One jeweller who does that well is Sarah Hoare, aka Bird and Monkey on Folksy. Send Sarah a picture of a child’s drawing and she can turn it into a necklace, brooch or ring. This is a clever idea which is perfect for Mother’s Day as it gives the recipient a beautiful piece of jewellery designed by their child or grandchild, or even adapted from a picture their now grown-up child drew when they were young. Sarah’s idea encompasses the things most people want in a Mother’s Day present: something thoughtful, unique, meaningful and an expression of their love.
Bespoke jewellery from children’s drawings by Sarah from Bird and Monkey – available on Folksy here
Top Tip: Our new variations feature makes it even easier to create and sell personalised products on Folksy, as you can add custom text or offer a variety of options – we’ve intentionally designed this feature to be as flexible and adaptable as possible so you can use it in a way that best fits your products. Find out more about variations and how to add them to your products here – How to use variations on Folksy)
Find Joanna Wakefield’s Spirit collection and more of her silver jewellery on Folksy
Use themes related to motherhood as inspiration
There are, of course, other ways of creating special meaningful Mother’s Day gifts without going down the bespoke route. You could design pieces that relate to stories, lyrics or poems which have love or motherhood at their centre (just be sure you’re not in breach of copyright) or you could use a quote about motherhood that resonates with you as the jumping off point for an idea. Try Pinterest for ideas – or your lovely local library!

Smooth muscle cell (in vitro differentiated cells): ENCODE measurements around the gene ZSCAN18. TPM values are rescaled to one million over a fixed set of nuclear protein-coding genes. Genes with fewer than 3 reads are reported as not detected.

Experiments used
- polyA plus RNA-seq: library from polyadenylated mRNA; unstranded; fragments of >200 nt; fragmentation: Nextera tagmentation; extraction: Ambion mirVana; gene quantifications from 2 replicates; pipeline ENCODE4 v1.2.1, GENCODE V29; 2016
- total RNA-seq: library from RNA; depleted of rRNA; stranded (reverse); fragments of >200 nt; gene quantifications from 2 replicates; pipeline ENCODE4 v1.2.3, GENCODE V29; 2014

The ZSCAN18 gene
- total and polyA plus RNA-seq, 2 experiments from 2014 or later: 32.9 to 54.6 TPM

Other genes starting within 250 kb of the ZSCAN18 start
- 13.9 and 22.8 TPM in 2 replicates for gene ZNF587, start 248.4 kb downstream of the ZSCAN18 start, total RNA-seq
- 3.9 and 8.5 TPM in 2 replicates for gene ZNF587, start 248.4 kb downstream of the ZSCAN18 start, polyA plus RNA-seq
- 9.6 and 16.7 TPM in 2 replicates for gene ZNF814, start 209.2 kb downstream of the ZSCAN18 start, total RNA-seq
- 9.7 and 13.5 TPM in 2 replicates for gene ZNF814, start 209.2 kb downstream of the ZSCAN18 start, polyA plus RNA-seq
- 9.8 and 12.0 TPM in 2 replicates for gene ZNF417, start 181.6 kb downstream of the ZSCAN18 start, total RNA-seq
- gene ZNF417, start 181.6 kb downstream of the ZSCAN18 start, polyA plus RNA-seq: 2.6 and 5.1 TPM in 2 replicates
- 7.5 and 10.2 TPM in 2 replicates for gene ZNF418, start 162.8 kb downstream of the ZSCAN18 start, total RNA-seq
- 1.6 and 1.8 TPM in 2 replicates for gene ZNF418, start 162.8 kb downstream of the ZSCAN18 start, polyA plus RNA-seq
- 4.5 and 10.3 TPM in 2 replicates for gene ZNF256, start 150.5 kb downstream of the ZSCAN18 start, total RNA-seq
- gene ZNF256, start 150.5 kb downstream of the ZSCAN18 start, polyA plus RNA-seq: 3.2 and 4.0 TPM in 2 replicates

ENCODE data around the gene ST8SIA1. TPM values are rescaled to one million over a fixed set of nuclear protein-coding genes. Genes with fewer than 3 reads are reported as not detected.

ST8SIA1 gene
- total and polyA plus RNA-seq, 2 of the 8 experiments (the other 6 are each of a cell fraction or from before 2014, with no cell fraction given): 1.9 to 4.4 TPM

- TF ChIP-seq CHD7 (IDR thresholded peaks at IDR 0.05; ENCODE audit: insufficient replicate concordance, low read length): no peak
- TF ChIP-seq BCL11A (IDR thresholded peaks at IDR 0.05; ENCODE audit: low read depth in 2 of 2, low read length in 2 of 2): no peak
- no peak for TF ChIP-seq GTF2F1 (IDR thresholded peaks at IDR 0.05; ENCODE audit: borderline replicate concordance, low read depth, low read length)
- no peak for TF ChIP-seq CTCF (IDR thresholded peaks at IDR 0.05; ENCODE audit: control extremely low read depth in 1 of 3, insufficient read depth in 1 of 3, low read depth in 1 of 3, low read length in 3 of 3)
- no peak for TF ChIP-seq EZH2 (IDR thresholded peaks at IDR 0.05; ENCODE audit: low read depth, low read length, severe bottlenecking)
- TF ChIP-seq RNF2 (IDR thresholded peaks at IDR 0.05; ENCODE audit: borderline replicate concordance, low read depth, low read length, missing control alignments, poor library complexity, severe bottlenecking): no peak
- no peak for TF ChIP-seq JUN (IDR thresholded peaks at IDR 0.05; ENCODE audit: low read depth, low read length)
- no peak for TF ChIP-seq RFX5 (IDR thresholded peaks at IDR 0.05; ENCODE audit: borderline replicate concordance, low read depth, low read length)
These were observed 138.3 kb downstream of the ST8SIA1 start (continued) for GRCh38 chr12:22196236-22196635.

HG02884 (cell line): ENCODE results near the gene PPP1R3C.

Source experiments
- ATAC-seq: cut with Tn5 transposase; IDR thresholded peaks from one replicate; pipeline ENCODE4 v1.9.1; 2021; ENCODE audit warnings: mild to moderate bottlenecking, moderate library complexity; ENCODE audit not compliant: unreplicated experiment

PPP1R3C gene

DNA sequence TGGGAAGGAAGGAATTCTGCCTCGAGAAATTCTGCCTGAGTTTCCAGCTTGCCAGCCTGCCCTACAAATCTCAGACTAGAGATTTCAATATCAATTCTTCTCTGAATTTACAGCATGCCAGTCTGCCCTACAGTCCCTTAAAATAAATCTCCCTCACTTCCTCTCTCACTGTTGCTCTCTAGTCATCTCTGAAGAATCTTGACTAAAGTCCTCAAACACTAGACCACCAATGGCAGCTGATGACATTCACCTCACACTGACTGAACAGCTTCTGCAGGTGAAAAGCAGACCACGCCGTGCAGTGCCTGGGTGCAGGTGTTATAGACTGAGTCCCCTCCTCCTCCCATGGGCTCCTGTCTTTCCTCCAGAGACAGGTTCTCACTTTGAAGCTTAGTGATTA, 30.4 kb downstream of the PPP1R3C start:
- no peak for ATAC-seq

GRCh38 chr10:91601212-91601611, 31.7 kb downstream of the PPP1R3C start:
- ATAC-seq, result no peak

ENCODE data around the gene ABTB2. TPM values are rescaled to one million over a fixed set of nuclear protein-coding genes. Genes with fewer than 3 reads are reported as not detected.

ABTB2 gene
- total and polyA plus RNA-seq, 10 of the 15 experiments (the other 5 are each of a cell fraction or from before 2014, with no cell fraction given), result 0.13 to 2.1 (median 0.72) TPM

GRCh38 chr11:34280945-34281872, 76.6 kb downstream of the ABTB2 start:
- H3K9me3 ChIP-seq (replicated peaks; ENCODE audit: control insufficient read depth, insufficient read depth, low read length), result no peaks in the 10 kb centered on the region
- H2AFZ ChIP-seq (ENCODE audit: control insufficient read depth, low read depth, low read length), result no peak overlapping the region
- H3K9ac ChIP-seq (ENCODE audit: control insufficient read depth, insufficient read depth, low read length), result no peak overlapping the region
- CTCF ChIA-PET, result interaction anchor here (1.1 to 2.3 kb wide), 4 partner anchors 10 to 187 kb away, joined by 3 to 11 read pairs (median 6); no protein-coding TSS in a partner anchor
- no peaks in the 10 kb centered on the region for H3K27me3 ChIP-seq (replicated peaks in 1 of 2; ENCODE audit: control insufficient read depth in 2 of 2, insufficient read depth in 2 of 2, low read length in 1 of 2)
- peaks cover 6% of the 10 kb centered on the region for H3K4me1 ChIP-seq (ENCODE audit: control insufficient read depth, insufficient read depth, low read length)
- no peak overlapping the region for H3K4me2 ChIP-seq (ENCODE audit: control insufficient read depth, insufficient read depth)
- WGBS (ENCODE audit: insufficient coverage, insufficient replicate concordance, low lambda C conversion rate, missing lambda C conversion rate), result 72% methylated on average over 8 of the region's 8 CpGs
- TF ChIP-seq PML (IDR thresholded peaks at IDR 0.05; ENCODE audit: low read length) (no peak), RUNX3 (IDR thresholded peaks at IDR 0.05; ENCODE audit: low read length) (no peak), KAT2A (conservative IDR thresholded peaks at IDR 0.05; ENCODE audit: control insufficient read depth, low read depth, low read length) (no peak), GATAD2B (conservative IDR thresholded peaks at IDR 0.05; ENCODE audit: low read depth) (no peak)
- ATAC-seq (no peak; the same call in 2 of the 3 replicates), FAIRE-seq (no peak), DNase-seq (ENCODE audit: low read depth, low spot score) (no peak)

You could also create a Mother’s Day collection around traditional symbols of love or family. An example of this is Joanna Wakefield’s ‘Spirit’ collection, which is based on the meaning of the circle: eternity and protection. Joanna’s concept works well for Mother’s Day, but is not just limited to that occasion, so could still sell well for the rest of the year too. Likewise, there are probably pieces in your current collection that could work perfectly for Mother’s Day even though they weren’t designed with that in mind. Adding a few words to their title, description and tags that relate to Mother’s Day will help those appear in any searches people make for Mother’s Day ideas.
Personalised Crochet Champion art print by PhotoFairytales – available on Folksy here
Think about your audience and values
Every shop window in the run-up to Mother’s Day is bursting with flowers and cliché images of a smiling mum surrounded by her archetypal 2-parent, 2.4-children family. But is that view of motherhood right for your audience? Imagine you are one of your customers. What do you think they value about motherhood? What do YOU value? Would a gift that was tailored to their mother’s passion, her spirit, her independence, her talents or humour work better? Could you reach new customers by creating a product that really resonates with them, and one that they haven’t seen anywhere else?